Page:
“There was a time when the company would run loads to California and come back empty,” says Schwersenska. Now Brakebush Transportation may haul cheese from a dairy producer in Wisconsin down to Georgia, where it will pick up a load of raw chicken and return to the production facility.
Today, Brakebush Transportation uses key performance indicators and reports to better manage, dispatch and coordinate freight. “We are currently running around 10 percent deadhead miles,” says Schwersenska. “We do very well in managing that percentage.”
Balancing its for-hire business with its private fleet requirements presents an ongoing challenge. “When we say we are going to pull five loads a week for a customer, we had better be able to deliver,” says Schwersenska. “That is why it’s nice to have the brokerage business so we have a larger carrier base in our pocket when capacity gets tight.”
From cooking oil to biodiesel
Much of Brakebush Brothers’ ready-to-eat chicken production requires copious amounts of cooking oil. Looking for a better way to reuse the oil, the company partnered with the Westfield School District to convert reclaimed cooking oil into biodiesel.
The school district installed its own biodiesel conversion system and now runs its entire school bus and equipment fleet on 50 to 90 percent biodiesel depending on the season. In turn, Brakebush Transportation buys back some of the biodiesel from Westfield School District to use in its own fleet operation.
“We have a fuel station in our facility with a 15,000-gallon fuel tank,” says Schwersenska. “We will order a certain amount of diesel, and then the school district will deliver the remainder in biodiesel.” Currently, Brakebush Transportation tries to keep a blend of about 5 to 8 percent biodiesel mix depending on the season.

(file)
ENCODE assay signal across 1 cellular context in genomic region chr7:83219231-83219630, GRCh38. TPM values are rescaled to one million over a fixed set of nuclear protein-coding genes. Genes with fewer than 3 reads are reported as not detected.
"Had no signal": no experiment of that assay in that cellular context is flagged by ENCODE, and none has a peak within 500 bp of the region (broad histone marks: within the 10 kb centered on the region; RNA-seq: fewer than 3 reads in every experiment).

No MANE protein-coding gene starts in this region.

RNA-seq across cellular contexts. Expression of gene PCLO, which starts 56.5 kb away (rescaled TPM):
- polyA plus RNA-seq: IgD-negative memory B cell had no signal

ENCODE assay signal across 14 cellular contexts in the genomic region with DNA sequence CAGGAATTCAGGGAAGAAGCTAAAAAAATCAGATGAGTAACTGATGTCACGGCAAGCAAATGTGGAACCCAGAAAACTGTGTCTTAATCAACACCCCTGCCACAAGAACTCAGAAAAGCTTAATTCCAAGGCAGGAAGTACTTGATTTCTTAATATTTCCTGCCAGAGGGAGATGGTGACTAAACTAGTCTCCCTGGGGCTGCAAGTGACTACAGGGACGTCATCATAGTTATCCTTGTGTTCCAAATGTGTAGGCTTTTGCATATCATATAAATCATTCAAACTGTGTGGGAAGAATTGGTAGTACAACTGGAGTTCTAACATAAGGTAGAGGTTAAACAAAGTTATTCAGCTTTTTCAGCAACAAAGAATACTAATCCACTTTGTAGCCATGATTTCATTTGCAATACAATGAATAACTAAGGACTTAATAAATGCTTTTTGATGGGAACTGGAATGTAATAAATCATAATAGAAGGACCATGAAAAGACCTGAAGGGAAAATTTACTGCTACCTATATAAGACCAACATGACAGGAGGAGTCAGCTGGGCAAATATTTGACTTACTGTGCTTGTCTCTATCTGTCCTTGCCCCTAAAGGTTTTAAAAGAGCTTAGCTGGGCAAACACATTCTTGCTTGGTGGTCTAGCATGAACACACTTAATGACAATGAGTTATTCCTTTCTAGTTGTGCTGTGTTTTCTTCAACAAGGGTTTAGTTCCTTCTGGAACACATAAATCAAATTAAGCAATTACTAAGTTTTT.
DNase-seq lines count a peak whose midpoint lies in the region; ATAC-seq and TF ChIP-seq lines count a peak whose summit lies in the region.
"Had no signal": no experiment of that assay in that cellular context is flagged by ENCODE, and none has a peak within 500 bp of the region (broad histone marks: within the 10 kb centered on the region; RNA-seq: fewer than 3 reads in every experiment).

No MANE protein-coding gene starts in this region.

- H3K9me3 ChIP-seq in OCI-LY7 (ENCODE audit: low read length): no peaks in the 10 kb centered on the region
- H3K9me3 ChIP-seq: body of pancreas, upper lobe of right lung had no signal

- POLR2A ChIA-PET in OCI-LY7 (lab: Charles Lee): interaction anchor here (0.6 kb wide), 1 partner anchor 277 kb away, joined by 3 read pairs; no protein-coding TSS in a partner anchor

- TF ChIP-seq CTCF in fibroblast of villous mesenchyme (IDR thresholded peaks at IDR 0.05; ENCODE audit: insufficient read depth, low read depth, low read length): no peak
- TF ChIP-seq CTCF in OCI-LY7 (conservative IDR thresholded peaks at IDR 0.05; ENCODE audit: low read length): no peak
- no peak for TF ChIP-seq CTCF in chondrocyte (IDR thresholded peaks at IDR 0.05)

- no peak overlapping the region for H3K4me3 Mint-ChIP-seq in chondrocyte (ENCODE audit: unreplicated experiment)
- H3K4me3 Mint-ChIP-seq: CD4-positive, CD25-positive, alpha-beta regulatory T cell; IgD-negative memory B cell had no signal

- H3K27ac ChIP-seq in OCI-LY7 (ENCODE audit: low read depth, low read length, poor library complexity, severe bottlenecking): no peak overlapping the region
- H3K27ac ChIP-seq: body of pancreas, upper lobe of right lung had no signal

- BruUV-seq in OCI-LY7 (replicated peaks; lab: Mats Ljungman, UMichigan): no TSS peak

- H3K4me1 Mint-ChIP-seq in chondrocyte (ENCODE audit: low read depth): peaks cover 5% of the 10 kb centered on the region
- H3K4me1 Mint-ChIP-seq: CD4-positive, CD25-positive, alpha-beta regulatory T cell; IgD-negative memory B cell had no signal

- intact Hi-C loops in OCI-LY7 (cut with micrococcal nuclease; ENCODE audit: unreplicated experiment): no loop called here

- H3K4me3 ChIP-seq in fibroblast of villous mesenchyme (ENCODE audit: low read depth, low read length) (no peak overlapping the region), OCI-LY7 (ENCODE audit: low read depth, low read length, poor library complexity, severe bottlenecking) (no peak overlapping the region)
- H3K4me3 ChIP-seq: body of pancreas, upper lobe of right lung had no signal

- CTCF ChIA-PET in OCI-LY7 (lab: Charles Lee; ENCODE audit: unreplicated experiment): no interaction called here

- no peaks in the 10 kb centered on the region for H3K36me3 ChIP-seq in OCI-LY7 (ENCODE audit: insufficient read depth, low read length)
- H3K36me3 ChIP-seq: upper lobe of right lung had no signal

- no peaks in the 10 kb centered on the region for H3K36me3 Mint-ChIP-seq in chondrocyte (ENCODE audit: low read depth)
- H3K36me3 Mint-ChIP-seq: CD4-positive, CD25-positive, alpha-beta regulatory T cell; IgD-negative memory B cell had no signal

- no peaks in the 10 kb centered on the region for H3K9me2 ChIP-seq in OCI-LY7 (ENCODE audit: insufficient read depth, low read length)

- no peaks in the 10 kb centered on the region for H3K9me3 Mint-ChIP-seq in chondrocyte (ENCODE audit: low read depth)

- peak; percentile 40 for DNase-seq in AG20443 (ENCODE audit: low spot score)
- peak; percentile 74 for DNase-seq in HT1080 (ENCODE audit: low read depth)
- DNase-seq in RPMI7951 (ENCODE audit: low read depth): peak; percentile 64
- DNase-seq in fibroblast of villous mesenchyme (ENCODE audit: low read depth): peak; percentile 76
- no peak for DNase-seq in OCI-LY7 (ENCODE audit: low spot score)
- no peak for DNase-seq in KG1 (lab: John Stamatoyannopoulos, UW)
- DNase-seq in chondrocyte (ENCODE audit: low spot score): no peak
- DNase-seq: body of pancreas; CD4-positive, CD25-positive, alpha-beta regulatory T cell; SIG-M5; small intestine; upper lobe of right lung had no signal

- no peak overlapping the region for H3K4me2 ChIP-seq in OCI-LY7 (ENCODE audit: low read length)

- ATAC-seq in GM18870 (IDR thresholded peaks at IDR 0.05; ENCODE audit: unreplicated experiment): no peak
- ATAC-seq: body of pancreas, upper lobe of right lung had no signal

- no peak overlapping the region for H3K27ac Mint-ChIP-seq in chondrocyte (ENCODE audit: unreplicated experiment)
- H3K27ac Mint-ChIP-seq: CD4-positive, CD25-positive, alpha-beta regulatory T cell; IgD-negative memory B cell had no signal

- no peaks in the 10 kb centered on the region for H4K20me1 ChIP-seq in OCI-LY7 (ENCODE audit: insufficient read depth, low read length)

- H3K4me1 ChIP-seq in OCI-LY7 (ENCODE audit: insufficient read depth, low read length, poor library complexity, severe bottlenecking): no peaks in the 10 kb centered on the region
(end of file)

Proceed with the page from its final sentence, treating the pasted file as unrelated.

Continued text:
The partnership is a win-win. Brakebush Transportation is able to recycle cooking oil in an environmentally responsible manner and offset some of its fuel expenses with lower-cost biodiesel, and Westfield School District saves on fuel costs by converting the donated cooking oil.
“This allows the school district to generate revenue in a time of tight budgets,” says Schwersenska. Westfield School District even has created a high school curriculum around the project “so students are even earning class credits for studying the manufacturing process of biodiesel,” he says.
Brakebush Transportation now is exploring the possibility of adding another external tank at its Westfield facility to store and pump 100 percent biodiesel in the summer months on some equipment, including support vehicles and yard tractors.
As a cost center for its parent company, Brakebush Transportation takes fuel savings seriously. It recently began testing tractors with 6×2 axle configurations and is experiencing about an 8/10-gallon-per-mile fuel savings compared to its conventional tractors. The company soon will take delivery of six new 6×2 tractors to expand its fleet.
Brakebush Transportation also was an early adopter of auxiliary power units – one of the first 15 fleets in the country, in fact – to further reduce fuel costs through anti-idling initiatives. The company also uses driver scorecards to incentivize drivers to conserve fuel.